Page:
IRC Server Request FAQ

by Helen Rose

minor updates by Joseph Lo aka Jolo

Last modified: Aug 16 2008

This is required reading for anybody who is interested in running an IRC server, being an IRC operator, or otherwise interested in learning more about how IRC servers work.

What is an IRC Server?

An IRC server is the program that passes messages and other information across the IRC network. You use an IRC client such as mIRC to connect to an IRC server.

Will Having a Server get me IRC Op privileges?

Yes, if you have a server, you will get IRC Op privileges.

There are many myths about IRC operators and what they can and cannot do. You can check out this very detailed list, but here are some quick facts. They apply to EFnet and IRCnet at least:

But wait! You might say “people will think I’m smart/sexy if I have an O: line. I’ll look cool”. Come on! You’re smarter than that! That’s the argument 15 year olds make to justify their smoking! (“I’ll Look Cool”). Luckily, being an IRC Operator won’t kill you.

Being an IRC Operator may seem glamorous, but it’s really not. You spend hours enforcing rules on your own server and answering user questions. It gets to be quite tedious for a while.

Do I Need an IRC Server?

The short answer: probably not, since most small sites do not need their own servers!

The longer answer: Running an IRC server requires knowledge, experience, computer resources, access to bandwidth, patience to deal with questions, etc. The costs far, far outweight the benefits for most people, who just want somewhere to chat. There are plenty of existing servers and networks where you can host your channels without the hassle of running a server. You and your friends or family can all connect to those servers and be chatting in no time. These networks are already listed in mainstream IRC clients such as mIRC, Ircle, etc. You can also set private keywords so that only authorized people can join the channel(s). On networks such as DALnet you can even register your channel and control ownership over it, even when you’re not online.

Here are just some of the many requirements for running a server on a major network such as EFnet:

Yes, there are Windows servers such as Webmaster’s ConferenceRoom or IRCplus, or do a search for “IRC server” on or Tucows. You should be aware, however, that Windows servers are probably fine for small/private networks, but they have sub-standard TCP stacks which makes running them on a big network problematic. Also, unlike UNIX ircd which is free and open source, with Windows servers you get what you pay for - the better choices are all commercial software costing US$100 and up.

If most of that sounded like meaningless jargon to you, then you are most definitely not ready yet to run your own IRC server.

OK. But you’ve not convinced me. How do I get one?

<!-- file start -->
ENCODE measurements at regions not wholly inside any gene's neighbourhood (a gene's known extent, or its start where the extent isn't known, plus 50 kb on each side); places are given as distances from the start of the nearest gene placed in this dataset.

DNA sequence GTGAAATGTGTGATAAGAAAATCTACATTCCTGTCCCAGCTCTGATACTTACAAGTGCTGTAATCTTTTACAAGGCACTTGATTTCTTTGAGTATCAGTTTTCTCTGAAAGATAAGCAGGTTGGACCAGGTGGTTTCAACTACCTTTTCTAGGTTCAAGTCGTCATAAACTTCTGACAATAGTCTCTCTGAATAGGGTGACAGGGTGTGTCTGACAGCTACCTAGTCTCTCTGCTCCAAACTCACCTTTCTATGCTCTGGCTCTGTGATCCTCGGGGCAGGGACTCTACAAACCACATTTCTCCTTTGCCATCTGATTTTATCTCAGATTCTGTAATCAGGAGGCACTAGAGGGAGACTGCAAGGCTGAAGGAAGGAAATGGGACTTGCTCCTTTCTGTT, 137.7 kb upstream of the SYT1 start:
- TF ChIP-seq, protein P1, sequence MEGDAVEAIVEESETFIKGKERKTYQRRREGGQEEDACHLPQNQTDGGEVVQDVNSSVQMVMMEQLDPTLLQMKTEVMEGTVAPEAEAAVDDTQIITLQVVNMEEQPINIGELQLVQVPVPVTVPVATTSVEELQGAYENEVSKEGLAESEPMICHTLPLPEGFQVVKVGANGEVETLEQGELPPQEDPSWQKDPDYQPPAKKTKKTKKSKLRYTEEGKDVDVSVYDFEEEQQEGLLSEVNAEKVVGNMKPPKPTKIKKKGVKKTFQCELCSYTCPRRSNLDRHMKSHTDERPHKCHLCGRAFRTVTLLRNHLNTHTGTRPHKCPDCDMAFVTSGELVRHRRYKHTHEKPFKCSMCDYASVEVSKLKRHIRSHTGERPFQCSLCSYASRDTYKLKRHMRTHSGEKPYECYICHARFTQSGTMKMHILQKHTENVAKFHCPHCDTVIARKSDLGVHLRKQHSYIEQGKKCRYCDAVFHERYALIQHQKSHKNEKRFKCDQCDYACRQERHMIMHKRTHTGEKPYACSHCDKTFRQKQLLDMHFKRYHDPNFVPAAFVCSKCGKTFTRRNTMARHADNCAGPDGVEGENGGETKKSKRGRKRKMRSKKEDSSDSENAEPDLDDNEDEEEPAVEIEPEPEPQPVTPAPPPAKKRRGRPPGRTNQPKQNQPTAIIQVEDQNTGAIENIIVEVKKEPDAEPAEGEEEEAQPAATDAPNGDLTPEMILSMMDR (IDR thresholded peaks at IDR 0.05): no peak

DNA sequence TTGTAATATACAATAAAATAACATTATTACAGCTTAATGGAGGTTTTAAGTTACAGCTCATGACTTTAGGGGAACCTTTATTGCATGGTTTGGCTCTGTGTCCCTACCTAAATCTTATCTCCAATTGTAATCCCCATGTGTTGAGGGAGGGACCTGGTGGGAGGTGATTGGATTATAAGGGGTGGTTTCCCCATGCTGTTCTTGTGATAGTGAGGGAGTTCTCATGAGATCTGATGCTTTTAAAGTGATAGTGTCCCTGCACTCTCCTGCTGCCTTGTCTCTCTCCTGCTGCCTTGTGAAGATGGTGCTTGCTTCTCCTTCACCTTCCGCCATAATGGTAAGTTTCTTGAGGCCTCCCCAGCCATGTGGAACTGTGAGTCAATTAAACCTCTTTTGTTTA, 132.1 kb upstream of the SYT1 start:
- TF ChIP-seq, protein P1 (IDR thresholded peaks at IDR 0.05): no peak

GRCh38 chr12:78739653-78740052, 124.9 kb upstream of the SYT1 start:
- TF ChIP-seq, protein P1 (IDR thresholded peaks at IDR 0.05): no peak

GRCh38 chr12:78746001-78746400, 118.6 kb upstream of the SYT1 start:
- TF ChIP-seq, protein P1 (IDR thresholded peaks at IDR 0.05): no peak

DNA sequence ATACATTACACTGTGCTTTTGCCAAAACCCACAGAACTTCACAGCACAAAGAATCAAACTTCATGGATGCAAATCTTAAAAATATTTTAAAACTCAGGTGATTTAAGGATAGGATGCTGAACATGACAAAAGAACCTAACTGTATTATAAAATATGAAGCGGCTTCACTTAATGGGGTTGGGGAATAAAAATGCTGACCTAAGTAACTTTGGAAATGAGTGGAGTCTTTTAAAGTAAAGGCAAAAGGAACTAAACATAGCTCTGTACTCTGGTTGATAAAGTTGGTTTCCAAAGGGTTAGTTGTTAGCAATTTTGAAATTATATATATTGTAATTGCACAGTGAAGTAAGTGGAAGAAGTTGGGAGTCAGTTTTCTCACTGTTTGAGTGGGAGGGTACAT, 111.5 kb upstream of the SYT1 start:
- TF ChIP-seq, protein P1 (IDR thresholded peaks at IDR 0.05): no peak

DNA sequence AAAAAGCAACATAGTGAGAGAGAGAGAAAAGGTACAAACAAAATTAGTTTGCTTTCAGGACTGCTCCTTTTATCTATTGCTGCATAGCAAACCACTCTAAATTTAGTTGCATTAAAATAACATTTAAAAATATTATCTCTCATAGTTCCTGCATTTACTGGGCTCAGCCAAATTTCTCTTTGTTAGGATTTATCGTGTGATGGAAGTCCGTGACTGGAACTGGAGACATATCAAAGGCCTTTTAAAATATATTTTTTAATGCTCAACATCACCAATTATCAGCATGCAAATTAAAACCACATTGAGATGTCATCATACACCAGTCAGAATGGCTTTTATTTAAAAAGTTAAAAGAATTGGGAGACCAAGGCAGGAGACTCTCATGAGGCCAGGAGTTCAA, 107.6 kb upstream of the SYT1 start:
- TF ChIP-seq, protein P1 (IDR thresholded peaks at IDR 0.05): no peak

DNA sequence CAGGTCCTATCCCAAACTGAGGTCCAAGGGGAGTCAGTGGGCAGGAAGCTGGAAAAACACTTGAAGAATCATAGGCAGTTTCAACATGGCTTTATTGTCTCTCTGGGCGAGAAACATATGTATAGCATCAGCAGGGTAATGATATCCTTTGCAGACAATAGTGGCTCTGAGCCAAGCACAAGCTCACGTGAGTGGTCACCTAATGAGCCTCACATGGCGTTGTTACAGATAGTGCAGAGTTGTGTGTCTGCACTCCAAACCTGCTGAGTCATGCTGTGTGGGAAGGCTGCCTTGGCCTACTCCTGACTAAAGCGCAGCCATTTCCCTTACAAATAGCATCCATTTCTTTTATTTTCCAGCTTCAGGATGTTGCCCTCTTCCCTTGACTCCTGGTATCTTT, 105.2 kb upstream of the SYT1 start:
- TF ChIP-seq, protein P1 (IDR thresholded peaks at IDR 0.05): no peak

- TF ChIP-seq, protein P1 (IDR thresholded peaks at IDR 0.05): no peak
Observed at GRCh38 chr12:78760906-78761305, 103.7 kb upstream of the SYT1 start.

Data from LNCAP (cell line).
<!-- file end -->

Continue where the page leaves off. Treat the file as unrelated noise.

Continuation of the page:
You should learn all about UNIX, first of all. IRC servers can be fussy to compile and maintain.

Next, you should learn all about IRC. If you get a server, you have to answer questions of all of your users. That means you have to be familiar with many different kinds of IRC clients, ranging from the popular (e.g. ircII and mIRC) to the obscure.

Finally, you should learn about the Internet. Learn what TCP/IP is. Learn what different links there are (56k, T1, T3, E1, etc). Get “traceroute” and do some researching on what is close to you and what isn’t.

OK, I’ve done all that. Now what?

If you want to link to EFnet, start with the server link application information for Europe, Canada, and the US (and also South America and other parts of the world not otherwise specified).

Read those very carefully. They specifically state what is and isn’t acceptable for an IRC server. If you ask any questions that are already answered by those documents, you only prove that you are not ready yet.

I get the point already. Just tell me what to do!

Using your skills that you learned already, find out what server on IRC is closest to you. Write to that IRC Admin and ask for a link. Take the link guidelines from the previous section, list them point by point, and explain how you meet (or don’t meet) them.

But why isn’t there an easy “How-To” guide here?

We #irchelp’ers like helping IRC’ers. But the best way to help a potential admin is have him/her learn on his/her own. Spoon-feeding is no way for a potential IRC-Admin to learn, because at some point, you’ll be on your own. You should carefully look over the documents in the IRC Server Software section, especially the Myth of Opers and IRC Operator’s Guide.

Wait! Before you end, I want to help people on IRC. Don’t I need O: to do that?

No! You don’t! You can help the network by coming to #IRChelp and answering questions. You don’t have to be a chanop on the channel to answer questions - everyone is welcome to pitch in as long as they follow our channel rules. You will help the IRC network much more by answering newbie questions on #IRChelp than by being an /oper. There are hundreds of /oper’s, but only a dozen or so people dedicated enough to help on #IRChelp. There are also many other well-run help channels, depending on your specific area of knowledge.